The most common drill type we recommend for deep hole drilling (beyond 8xD) is a straight fluted holder, paired with a cobalt high speed steel insert, unless very hard material is being drilled. The reason to avoid carbide inserts is simply that the longer your drill bit, the less accurate and more prone to chatter it becomes at the business end – and brittle ‘ol carbide just doesn’t take kindly to that combination!
The micro geometry of the insert is also an important consideration. A good geometry to try for deep holes is the AMEC “TC” geometry. This is designed to aid in chip formation at lower feed rates. This is helpful in deep holes due to the smaller chip being lighter and easier to move, coupled with the fact there are less chips being created due to the reduced penetration rates.
Going for a straight rather than a helical flute holder actually becomes an advantage to chip excavation in deep holes, as it gives a clear exit path for high pressure coolant or air fed through the tool, taking the chips with it. It is also highly recommended to start off your hole using a same-diameter stub drill to make a pilot hole, usually to 2xD depth. This is particularly important in horizontal boring situations, where even large diameter long drills can ‘sag’ under their own weight, leading to inaccurate holes and potential tool breakage.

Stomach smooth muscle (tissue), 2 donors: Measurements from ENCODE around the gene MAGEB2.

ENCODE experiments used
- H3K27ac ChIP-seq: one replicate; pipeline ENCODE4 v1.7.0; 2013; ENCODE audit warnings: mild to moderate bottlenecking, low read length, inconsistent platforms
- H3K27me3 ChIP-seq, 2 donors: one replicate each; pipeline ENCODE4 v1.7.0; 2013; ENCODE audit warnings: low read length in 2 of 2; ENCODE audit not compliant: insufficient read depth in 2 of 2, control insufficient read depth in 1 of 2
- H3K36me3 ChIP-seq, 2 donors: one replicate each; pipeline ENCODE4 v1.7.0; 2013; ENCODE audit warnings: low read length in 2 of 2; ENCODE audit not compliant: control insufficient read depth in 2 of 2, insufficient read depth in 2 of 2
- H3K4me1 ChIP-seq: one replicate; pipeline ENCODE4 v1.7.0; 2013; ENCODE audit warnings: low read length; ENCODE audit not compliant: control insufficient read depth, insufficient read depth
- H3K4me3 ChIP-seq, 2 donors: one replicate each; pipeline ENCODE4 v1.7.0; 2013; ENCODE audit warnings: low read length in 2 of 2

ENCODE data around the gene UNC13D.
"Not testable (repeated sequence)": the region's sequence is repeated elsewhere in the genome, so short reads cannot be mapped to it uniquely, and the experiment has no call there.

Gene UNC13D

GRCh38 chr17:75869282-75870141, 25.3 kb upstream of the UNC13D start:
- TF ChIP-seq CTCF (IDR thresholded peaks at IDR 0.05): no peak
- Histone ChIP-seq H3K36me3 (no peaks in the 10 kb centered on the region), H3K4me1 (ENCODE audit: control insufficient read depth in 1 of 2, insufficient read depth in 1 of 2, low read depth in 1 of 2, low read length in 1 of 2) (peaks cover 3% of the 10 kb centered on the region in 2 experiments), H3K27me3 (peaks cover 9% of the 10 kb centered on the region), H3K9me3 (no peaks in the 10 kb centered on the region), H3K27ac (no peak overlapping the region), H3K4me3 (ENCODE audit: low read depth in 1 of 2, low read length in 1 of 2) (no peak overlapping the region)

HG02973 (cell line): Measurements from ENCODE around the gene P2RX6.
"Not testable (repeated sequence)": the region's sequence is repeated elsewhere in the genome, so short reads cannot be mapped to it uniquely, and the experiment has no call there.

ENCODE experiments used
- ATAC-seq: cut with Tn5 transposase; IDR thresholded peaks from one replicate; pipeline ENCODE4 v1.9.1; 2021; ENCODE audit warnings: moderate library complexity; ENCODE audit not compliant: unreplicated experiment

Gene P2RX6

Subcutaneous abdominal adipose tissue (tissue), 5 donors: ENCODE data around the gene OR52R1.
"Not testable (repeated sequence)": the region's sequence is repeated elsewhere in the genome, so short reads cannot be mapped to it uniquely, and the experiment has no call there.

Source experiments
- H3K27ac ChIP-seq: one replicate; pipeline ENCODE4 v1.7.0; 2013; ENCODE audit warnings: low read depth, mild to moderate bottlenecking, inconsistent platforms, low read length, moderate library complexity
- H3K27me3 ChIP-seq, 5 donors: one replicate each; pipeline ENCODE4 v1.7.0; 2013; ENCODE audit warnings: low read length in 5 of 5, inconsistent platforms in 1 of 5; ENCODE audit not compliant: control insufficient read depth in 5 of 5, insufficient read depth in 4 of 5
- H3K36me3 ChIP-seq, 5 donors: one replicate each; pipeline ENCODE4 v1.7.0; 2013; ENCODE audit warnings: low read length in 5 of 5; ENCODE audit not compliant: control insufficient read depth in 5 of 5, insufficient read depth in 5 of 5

Slowly rotating the tool before entering the cut helps to minimize the sag effect.
Speeds and feeds for deep holes must be correct. Of course, there are numerous of these depending on the application, so we are able to supply the applicable specifications per job, but as a general rule of thumb they call for a slight reduction in speed and possibly feed when drilling deep holes.
Coolant is a vital component of successful deep hole drilling. The old saying goes to be successful in drilling, you need to form the chip then get it out of the hole. We generally talk about the pressure available to the machine when drilling holes under 25mm. This is because the small outlet holes on the holder will require high pressure to deliver the flow you need to keep the chip moving.
The last thing to consider is to listen to the tool as it cuts. If you hear grumbling sounds and the chips are not coming out of the hole, things are about to go bad! Also, keep an eye on the load meter of the machine, as it should be fairly steady once it begins cutting. If you notice the meter getting erratic while in the cut, it is another indicator that the chips are not flowing properly. The way to fix this problem would be to increase the flow, or reduce penetration rates until the chip no longer clogs.
AMEC extra long reach drilling systems are here to help. Give us a call to order or for more great free advice, 0508 124 125.